Study Guide

The Crucible Jealousy

By Arthur Miller


Act I
Abigail Williams

ABIGAIL, with a bitter anger: Oh, I marvel how such a strong man may let such a sickly wife be—
PROCTOR, angered at himself as well: You'll speak nothin' of Elizabeth!
ABIGAIL: She is blackening my name in the village! She is telling lies about me! She is a cold, sniveling woman, and you bend to her! Let her turn you like a—
PROCTOR, shaking her: Do you look for whippin'? (I.202-205)

Though Abigail pretends she’s angry at Elizabeth Proctor for damaging her reputation, the more powerful emotion is envy of Elizabeth for her marriage to John Proctor. Here she resorts to petty name-calling in order to cast doubt in John’s mind.

Act II
Elizabeth Proctor

ELIZABETH: John, with so many in jail, more than Cheever’s help is needed now, I think. Would you favor me with this? Go to Abigail.
PROCTOR, his soul hardening as he senses: What have I to say to Abigail?
ELIZABETH, delicately: John—grant me this. You have a faulty understanding of young girls. There is a promise made in any bed—
PROCTOR, striving against his anger: What promise!
ELIZABETH: Spoke or silent, a promise is surely made. And she may dote on it now—I am sure she does—and thinks to kill me, then to take my place.
Proctor's anger is rising; he cannot speak.
ELIZABETH: It is her dearest hope, I know it. There be a thousand names; why does she call mine? There be a certain danger in calling such a name—I am no Goody Good that sleeps in ditches, nor Osburn, drunk and half-witted. She’d dare not call out such a farmer’s wife but there be monstrous profit in it. She thinks to take my place, John. (II.162-168)

Elizabeth points out that Abigail’s behavior, and her sudden accusation of Elizabeth, is motivated by jealousy and the possible benefit she might gain if Elizabeth dies. Proctor has a hard time coming around to see the truth of this point.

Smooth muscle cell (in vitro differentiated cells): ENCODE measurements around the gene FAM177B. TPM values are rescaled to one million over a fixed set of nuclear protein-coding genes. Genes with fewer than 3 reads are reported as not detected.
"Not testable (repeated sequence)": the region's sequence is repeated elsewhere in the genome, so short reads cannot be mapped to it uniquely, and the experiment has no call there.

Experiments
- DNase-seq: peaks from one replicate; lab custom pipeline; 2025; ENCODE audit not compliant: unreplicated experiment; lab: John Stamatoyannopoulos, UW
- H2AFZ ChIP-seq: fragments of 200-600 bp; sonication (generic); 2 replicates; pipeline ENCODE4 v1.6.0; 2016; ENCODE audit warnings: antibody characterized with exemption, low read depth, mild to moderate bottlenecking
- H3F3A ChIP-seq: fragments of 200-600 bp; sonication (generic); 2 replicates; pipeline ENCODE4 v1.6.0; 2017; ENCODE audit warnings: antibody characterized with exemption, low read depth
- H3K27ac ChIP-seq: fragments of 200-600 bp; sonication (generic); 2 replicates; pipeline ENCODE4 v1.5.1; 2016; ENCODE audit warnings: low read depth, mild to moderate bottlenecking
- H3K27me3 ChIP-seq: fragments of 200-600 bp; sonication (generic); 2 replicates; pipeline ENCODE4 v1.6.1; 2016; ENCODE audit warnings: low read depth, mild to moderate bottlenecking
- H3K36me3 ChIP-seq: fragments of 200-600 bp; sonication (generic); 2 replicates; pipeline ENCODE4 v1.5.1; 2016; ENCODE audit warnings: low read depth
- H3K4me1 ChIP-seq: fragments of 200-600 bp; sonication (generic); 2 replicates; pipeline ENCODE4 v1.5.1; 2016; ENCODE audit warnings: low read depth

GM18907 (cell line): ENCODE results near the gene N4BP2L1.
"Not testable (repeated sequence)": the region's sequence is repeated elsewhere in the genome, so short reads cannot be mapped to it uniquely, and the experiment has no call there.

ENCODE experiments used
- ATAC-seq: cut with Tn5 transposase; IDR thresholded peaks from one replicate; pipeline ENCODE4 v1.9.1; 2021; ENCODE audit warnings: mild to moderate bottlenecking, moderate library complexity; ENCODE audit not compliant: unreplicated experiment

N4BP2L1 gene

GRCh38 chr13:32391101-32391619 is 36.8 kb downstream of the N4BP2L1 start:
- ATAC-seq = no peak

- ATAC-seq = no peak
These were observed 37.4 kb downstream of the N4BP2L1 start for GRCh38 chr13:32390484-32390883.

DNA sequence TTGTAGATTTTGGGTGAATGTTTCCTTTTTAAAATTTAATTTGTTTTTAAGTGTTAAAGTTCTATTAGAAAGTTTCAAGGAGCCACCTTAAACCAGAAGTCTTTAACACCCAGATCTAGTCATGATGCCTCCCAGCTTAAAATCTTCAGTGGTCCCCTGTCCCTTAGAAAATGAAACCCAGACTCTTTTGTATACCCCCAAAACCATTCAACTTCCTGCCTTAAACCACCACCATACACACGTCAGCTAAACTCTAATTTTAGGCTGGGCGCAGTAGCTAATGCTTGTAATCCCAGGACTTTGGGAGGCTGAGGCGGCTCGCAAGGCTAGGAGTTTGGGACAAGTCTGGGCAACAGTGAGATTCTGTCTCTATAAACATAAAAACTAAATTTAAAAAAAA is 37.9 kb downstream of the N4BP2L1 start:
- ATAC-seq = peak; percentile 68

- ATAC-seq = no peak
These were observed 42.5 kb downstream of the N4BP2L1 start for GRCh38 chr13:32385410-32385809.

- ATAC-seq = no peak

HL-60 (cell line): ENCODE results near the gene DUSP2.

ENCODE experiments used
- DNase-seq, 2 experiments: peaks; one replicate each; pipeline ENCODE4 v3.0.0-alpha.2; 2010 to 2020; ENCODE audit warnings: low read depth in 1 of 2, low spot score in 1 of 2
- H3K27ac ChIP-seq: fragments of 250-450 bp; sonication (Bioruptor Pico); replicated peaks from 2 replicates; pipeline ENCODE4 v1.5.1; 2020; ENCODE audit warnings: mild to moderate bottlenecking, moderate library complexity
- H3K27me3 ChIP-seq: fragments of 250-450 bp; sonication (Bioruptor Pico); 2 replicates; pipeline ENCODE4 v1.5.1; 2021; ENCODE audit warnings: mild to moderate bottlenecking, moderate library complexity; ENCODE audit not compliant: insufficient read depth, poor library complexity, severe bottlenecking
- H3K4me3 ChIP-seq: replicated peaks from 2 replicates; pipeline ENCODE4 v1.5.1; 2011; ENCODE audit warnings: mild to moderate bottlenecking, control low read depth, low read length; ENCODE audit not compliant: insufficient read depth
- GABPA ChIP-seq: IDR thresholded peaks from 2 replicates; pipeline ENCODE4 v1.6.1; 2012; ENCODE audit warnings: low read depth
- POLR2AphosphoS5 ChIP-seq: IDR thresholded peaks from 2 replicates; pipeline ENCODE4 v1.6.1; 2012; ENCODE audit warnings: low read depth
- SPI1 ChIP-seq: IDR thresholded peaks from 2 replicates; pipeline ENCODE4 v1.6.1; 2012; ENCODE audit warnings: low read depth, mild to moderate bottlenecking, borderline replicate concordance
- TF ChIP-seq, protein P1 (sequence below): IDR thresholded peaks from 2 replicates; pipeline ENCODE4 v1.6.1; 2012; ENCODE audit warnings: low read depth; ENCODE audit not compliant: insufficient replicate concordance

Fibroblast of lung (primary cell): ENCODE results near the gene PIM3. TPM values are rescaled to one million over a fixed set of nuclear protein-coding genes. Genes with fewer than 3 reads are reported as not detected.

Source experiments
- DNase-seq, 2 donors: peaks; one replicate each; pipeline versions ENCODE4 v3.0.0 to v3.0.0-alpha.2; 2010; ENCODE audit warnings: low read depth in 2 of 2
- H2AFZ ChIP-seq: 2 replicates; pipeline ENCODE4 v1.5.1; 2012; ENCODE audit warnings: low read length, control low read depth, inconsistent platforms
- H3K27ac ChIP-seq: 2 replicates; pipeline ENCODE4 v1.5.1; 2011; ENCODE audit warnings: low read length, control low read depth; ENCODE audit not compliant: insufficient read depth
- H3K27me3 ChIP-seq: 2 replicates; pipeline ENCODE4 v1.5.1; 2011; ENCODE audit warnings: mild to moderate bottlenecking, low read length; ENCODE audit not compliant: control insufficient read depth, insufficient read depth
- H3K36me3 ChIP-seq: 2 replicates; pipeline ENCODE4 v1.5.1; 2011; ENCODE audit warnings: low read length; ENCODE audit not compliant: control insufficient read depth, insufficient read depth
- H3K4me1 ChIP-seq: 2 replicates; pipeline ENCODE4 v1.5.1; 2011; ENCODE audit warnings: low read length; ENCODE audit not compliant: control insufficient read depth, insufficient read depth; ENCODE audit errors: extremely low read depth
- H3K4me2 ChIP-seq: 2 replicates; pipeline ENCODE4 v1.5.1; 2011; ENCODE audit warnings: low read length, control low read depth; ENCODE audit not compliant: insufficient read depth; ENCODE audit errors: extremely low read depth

Deputy Governor Danforth

PROCTOR, breathless and in agony: It [Abigail] is a whore!
DANFORTH, dumfounded: You charge—?
ABIGAIL: Mr. Danforth, he is lying!
PROCTOR: Mark her! Now she'll suck a scream to stab me with but—
DANFORTH: You will prove this! This will not pass!
PROCTOR, trembling, his life collapsing about him: I have known her, sir. I have known her.
DANFORTH: You—you are a lecher?
FRANCIS, horrified: John, you cannot say such a—
PROCTOR: Oh, Francis, I wish you had some evil in you that you might know me. (To Danforth:) A man will not cast away his good name. You surely know that.
DANFORTH, dumfounded: In—in what time? In what place?
PROCTOR, his voice about to break, and his shame great: In the proper place—where my beasts are bedded. On the last night of my joy, some eight months past. She used to serve me in my house, sir. (He has to clamp his jaw to keep from weeping.) A man may think God sleeps, but God sees everything, I know it now. I beg you, sir, I beg you—see her what she is. My wife, my dear good wife, took this girl soon after, sir, and put her out on the highroad. And being what she is, a lump of vanity, sir— (He is being overcome.) Excellency, forgive me, forgive me. (Angrily against himself, he turns away from the Governor for a moment. Then, as though to cry out is his only means of speech left:) She thinks to dance with me on my wife's grave! And well she might, for I thought of her softly. God help me, I lusted, and there is a promise in such sweat. But it is a whore's vengeance, and you must see it now. (III.374-384)

Proctor reveals Abigail’s true motivations, jealousy and desire, at great personal cost to himself. If had made the revelation earlier, perhaps it could have prevented the tragedy of the witch-hunt.

Deputy Governor Danforth

DANFORTH, sharply to Parris: Bring her out! And tell her not one word of what's been spoken here. And let you knock before you enter. (Parris goes out.) Now we shall touch the bottom of this swamp. (To Proctor:) Your wife, you say, is an honest woman.
PROCTOR: In her life, sir, she have never lied. There are them that cannot sing, and them that cannot weep—my wife cannot lie. I have paid much to learn it, sir.
DANFORTH: And when she put this girl out of your house, she put her out for a harlot?
PROCTOR: Aye, sir.
DANFORTH: And knew her for a harlot?
PROCTOR: Aye, sir, she knew her for a harlot.
DANFORTH: Good then. (To Abigail:) And if she tell me, child, it were for harlotry, may God spread His mercy on you! (III.390-396)

Danforth is horrified by the realization that Abigail’s accusations may be based on personal revenge and jealousy. In order to preserve his self-respect, he has to ignore this possibility and focus on vilifying Proctor.